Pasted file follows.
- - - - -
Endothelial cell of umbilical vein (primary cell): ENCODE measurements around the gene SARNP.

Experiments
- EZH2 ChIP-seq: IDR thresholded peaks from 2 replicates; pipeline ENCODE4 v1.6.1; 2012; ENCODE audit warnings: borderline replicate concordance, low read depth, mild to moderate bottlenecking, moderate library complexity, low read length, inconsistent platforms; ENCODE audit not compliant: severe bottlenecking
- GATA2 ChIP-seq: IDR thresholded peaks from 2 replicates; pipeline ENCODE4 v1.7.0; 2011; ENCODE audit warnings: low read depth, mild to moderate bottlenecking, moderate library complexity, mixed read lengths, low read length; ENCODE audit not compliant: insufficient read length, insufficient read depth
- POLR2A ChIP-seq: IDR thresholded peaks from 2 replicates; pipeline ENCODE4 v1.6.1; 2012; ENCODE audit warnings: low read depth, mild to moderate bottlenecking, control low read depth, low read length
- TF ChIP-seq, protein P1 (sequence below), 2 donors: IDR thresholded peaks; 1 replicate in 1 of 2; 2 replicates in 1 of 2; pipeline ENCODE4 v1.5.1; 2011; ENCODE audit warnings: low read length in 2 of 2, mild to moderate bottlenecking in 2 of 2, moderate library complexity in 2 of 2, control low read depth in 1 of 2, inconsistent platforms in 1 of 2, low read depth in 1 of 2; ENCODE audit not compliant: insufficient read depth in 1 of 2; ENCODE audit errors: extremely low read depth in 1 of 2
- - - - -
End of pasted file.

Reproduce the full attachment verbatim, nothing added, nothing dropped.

Endothelial cell of umbilical vein (primary cell): ENCODE measurements around the gene SARNP.

Experiments
- EZH2 ChIP-seq: IDR thresholded peaks from 2 replicates; pipeline ENCODE4 v1.6.1; 2012; ENCODE audit warnings: borderline replicate concordance, low read depth, mild to moderate bottlenecking, moderate library complexity, low read length, inconsistent platforms; ENCODE audit not compliant: severe bottlenecking
- GATA2 ChIP-seq: IDR thresholded peaks from 2 replicates; pipeline ENCODE4 v1.7.0; 2011; ENCODE audit warnings: low read depth, mild to moderate bottlenecking, moderate library complexity, mixed read lengths, low read length; ENCODE audit not compliant: insufficient read length, insufficient read depth
- POLR2A ChIP-seq: IDR thresholded peaks from 2 replicates; pipeline ENCODE4 v1.6.1; 2012; ENCODE audit warnings: low read depth, mild to moderate bottlenecking, control low read depth, low read length
- TF ChIP-seq, protein P1 (sequence below), 2 donors: IDR thresholded peaks; 1 replicate in 1 of 2; 2 replicates in 1 of 2; pipeline ENCODE4 v1.5.1; 2011; ENCODE audit warnings: low read length in 2 of 2, mild to moderate bottlenecking in 2 of 2, moderate library complexity in 2 of 2, control low read depth in 1 of 2, inconsistent platforms in 1 of 2, low read depth in 1 of 2; ENCODE audit not compliant: insufficient read depth in 1 of 2; ENCODE audit errors: extremely low read depth in 1 of 2